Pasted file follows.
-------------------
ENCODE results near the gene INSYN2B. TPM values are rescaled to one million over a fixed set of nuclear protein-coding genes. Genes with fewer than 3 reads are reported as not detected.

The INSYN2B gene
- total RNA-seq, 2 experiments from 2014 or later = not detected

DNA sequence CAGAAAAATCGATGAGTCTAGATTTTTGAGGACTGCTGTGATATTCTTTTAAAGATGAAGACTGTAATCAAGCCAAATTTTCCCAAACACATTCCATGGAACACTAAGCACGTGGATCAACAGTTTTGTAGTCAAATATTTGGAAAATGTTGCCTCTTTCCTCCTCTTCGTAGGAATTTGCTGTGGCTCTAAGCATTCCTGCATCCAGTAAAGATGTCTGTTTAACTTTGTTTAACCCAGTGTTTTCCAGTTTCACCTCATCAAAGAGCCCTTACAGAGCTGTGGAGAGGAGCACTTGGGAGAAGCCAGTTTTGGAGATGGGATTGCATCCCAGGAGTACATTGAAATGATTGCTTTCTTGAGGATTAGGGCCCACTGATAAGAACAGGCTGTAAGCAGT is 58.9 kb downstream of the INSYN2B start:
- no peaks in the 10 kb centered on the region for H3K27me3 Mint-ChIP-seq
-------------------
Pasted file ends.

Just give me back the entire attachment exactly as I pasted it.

ENCODE results near the gene INSYN2B. TPM values are rescaled to one million over a fixed set of nuclear protein-coding genes. Genes with fewer than 3 reads are reported as not detected.

The INSYN2B gene
- total RNA-seq, 2 experiments from 2014 or later = not detected

DNA sequence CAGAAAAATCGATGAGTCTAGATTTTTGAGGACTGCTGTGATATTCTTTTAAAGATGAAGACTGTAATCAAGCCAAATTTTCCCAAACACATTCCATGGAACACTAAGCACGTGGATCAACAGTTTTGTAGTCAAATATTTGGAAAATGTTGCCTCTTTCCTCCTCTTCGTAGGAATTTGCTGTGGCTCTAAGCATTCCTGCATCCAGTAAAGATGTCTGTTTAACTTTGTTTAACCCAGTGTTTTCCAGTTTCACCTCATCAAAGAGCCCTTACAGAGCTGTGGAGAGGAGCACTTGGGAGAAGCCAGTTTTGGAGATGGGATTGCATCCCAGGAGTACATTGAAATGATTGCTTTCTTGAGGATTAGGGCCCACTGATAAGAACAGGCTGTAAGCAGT is 58.9 kb downstream of the INSYN2B start:
- no peaks in the 10 kb centered on the region for H3K27me3 Mint-ChIP-seq